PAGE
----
Blocking media from party conventions is not acceptable

Blocking media from party conventions is not acceptable

MSNBC landed exclusive rights to the South Carolina Democratic Party (SCDP) convention this past weekend. It was unprecedented and has opened the door to future scenarios that similarly undercut the trust in both media and politics — if that's somehow possible. 

To review, MSNBC landed live broadcast rights, which included a three-hour embargo on footage that reporters from other news organizations and publications could use. Since 21 of 24 Democratic presidential candidates would speak over the weekend, in the largest gathering we've seen of those vying for the nomination, it was a big-time newsworthy event. That’s especially true for cable news where presidential races receive heavy focus.  

Fox News, ABC News, CBS News, CNN and C-SPAN sent a joint letter to the chairman of the South Carolina Democratic Party to protest the decision to provide MSNBC with exclusive rights.

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"The political parties have always had a tradition of open media access," executives from the networks wrote in the letter, provided to The Hill. "Your decision to restrict live coverage of your state party convention to a single news organization is the antithesis of openness. It is also concerning in that it could set a precedent that would end up seriously limiting citizen access to other key presidential electoral events." 

And that's all 100 percent correct. It is the antithesis of openness. It does seriously limit citizen access. Yet, the media's reaction has been anything but a roar. Closer to a whimper.  

I suspect if Fox News were granted exclusive rights to a Republican convention in 2024 with 24 candidates running, the protest store would run out of pitchforks and torches. Cries of "State-run Media!" would reverberate from the usual suspects, marinated in references to threats to a free, fair press. I’m sure, somehow, President TrumpDonald John TrumpThe Hill's Campaign Report: Democratic field begins to shrink ahead of critical stretch To ward off recession, Trump should keep his mouth and smartphone shut Trump: 'Who is our bigger enemy,' Fed chief or Chinese leader? MORE would be blamed for creating a toxic atmosphere for the Fourth Estate that led to curtailing access.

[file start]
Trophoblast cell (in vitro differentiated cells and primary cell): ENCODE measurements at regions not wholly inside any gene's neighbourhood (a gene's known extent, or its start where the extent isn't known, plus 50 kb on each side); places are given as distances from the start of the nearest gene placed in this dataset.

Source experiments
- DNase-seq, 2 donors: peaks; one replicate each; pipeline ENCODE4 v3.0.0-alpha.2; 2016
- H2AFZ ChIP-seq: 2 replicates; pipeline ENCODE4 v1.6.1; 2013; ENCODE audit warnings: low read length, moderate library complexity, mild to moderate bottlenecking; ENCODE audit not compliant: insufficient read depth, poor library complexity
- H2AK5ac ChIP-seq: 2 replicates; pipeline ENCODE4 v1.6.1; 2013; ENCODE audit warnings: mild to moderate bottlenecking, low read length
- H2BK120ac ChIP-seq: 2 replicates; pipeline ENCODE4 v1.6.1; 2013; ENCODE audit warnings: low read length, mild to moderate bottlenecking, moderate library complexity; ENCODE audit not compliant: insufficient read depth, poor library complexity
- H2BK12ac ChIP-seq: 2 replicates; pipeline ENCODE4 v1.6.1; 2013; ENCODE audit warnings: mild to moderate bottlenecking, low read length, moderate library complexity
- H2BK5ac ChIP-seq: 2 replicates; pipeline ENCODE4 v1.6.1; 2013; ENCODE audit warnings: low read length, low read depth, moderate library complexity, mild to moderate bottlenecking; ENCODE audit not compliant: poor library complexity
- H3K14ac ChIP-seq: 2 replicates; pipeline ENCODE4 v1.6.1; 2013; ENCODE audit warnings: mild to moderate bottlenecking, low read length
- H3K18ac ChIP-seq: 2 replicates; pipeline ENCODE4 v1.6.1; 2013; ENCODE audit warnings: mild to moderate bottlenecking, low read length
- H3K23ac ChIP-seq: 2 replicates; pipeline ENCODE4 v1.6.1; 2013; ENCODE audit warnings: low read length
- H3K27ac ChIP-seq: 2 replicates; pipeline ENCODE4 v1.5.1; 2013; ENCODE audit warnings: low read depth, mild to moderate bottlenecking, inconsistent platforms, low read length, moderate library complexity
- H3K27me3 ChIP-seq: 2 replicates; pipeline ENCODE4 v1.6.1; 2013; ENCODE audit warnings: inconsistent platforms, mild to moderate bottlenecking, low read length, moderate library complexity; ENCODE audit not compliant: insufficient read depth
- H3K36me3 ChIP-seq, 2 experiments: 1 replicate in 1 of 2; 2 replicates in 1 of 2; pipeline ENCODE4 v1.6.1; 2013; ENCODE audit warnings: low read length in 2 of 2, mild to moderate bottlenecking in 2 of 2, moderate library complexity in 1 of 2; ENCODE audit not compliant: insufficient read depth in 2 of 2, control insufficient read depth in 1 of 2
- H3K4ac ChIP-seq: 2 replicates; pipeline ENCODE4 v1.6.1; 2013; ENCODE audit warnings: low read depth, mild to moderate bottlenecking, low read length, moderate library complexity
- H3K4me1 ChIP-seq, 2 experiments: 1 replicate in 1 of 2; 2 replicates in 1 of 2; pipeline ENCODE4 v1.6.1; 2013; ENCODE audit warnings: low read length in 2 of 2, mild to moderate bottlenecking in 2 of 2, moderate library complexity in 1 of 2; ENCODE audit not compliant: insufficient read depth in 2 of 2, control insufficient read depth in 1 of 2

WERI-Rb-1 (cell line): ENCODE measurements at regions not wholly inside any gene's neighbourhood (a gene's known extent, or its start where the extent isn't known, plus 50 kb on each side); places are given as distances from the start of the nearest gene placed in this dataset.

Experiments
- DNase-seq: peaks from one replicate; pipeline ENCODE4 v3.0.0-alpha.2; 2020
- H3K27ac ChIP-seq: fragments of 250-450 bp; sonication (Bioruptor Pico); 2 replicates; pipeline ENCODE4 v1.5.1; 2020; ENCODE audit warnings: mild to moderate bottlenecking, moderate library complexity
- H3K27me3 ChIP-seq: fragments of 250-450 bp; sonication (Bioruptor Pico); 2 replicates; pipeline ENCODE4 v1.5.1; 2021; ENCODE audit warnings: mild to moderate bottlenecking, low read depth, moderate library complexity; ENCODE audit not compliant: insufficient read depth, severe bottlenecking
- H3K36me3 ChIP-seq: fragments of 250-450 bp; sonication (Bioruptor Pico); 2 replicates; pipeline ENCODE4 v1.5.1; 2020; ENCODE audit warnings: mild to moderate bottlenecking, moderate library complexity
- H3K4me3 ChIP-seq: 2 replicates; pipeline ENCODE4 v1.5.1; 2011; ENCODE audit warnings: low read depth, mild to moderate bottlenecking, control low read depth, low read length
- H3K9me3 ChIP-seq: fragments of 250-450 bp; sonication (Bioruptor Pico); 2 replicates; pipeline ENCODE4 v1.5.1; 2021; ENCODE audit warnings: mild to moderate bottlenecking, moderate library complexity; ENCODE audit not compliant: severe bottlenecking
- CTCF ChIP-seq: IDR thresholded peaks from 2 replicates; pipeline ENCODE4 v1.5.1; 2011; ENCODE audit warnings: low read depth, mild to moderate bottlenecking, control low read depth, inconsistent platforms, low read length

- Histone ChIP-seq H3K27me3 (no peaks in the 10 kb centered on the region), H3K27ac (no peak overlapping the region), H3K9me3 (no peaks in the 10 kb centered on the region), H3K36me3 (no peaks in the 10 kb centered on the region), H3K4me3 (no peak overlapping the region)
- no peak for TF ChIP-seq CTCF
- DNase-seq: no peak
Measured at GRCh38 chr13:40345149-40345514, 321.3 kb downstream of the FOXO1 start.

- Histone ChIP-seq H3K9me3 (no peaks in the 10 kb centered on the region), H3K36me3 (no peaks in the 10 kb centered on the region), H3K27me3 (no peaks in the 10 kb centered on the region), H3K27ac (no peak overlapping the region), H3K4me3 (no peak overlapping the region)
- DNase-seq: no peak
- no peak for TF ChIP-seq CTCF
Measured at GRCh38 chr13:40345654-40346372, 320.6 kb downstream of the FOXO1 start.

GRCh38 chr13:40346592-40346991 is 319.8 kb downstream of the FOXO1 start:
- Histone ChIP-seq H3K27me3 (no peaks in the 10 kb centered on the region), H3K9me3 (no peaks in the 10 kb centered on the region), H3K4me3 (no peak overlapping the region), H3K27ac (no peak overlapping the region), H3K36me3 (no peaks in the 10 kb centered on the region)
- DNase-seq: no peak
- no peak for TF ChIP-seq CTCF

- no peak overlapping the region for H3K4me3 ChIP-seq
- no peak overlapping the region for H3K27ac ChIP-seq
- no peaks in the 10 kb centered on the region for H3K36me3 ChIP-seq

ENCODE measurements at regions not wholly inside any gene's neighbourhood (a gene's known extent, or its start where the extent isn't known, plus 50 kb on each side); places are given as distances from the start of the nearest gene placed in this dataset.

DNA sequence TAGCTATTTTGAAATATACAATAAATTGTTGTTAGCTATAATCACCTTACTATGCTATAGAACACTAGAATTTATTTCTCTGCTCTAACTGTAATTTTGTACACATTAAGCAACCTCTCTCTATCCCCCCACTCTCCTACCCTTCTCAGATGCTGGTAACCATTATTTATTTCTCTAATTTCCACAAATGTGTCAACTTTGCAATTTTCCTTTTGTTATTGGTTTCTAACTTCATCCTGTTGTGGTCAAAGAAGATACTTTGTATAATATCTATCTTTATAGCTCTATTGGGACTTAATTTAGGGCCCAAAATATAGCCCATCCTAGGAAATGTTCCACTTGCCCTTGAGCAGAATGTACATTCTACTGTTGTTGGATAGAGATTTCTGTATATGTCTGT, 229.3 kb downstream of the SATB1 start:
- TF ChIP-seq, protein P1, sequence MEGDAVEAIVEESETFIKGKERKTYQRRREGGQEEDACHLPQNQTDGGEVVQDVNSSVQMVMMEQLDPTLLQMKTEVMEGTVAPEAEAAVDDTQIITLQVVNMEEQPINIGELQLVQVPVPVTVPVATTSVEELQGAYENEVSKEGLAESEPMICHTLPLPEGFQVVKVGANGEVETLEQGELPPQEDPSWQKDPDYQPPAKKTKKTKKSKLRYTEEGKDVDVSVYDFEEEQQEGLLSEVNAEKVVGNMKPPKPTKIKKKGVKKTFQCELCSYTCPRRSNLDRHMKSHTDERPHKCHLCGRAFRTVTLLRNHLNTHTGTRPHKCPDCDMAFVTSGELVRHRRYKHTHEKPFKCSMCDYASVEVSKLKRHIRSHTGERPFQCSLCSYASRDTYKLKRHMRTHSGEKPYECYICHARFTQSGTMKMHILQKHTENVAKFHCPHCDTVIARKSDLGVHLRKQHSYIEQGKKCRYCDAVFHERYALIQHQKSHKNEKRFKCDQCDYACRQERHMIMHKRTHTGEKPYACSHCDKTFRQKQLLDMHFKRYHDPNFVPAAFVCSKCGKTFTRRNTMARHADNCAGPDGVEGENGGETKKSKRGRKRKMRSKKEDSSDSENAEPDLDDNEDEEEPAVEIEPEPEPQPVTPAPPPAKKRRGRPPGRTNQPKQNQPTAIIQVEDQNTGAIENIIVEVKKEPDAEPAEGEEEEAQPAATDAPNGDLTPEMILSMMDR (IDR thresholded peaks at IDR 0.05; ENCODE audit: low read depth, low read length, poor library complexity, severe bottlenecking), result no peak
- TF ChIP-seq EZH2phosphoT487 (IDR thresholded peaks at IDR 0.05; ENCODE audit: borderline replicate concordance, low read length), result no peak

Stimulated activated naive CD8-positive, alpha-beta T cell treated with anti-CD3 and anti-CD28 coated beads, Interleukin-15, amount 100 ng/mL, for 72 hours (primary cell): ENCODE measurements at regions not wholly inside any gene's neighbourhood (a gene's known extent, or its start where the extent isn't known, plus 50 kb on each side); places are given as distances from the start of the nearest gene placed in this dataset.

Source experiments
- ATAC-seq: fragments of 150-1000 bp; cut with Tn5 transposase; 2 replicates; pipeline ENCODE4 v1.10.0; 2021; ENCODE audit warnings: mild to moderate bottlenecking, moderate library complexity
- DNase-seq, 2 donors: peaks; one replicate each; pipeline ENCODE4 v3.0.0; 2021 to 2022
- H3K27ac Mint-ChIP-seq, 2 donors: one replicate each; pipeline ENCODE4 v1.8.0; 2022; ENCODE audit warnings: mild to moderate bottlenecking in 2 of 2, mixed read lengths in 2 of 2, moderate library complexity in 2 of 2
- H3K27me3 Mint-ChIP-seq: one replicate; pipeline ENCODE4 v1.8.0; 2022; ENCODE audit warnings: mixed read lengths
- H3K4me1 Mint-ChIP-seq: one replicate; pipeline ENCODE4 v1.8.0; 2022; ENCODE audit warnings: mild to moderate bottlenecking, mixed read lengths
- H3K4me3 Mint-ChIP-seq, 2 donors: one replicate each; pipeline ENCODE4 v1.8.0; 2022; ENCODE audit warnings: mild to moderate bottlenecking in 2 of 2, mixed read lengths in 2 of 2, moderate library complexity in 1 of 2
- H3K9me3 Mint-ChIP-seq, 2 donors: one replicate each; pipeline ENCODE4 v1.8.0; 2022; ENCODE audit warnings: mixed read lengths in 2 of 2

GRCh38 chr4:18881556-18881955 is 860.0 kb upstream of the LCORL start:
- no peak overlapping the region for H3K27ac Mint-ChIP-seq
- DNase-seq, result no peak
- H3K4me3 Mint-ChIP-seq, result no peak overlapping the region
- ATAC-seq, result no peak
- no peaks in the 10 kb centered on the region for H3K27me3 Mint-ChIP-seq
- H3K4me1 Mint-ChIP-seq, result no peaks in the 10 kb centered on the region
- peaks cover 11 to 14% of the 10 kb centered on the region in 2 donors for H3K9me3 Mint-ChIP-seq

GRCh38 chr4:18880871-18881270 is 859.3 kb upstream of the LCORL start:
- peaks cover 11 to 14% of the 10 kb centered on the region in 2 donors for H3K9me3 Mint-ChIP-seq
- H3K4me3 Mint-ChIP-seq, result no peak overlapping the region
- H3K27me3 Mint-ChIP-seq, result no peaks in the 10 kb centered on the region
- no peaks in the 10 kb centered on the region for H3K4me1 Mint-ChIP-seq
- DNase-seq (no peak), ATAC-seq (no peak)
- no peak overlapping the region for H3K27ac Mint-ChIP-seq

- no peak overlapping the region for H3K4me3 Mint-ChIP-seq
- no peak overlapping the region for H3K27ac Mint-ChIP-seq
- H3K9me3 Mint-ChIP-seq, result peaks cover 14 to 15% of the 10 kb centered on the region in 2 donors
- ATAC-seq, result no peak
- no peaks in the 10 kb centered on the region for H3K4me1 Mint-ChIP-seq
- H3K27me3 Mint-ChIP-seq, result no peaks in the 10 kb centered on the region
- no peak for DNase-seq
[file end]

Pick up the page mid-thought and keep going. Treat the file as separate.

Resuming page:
The usually reserved and unopinionated C-SPAN has been the most vocal critic, with political editor and host Steve Scully telling me that the party was needlessly hurting itself. Consequently, C-SPAN moved its crew to cover a Planned Parenthood event in Columbia, S.C., instead. 

Scully, in an email, called the SCDP's decision "very disappointing" and added "I have reached out to the party chairs in Iowa, New Hampshire and other primary and caucus states to [ensure] that we can continue to cover their events, and so far all have agreed on the importance of C-SPAN cameras at their political events."  

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Imagine that: C-SPAN having to make calls to ensure it won't be locked out of other state party events. The slope has officially become slippery. 

As for MSNBC, it decided to not have news anchors be the lead anchors of the event, opting to have a former Democratic presidential candidate in Al Sharpton and a partisan opinion host in Joy Reid "anchor" its coverage instead. 

“This is probably one of the first times that a major state convention is going to have a show broadcasting from inside of it,” South Carolina Democratic spokesman Tim Sullivan told the New York Times. “We wanted to put on this big show for our convention-goers and for our viewers.”  

A big show it was. For one audience, on one network. And the next time it happens, which is likely, you can point directly to what we witnessed — or failed to witness live — on a June weekend in South Carolina. 

Joe Concha is a media reporter for The Hill and co-host of "WOR Tonight with Joe Concha" weeknights on 710-WOR in New York. Follow Concha on Twitter @JoeConchaTV.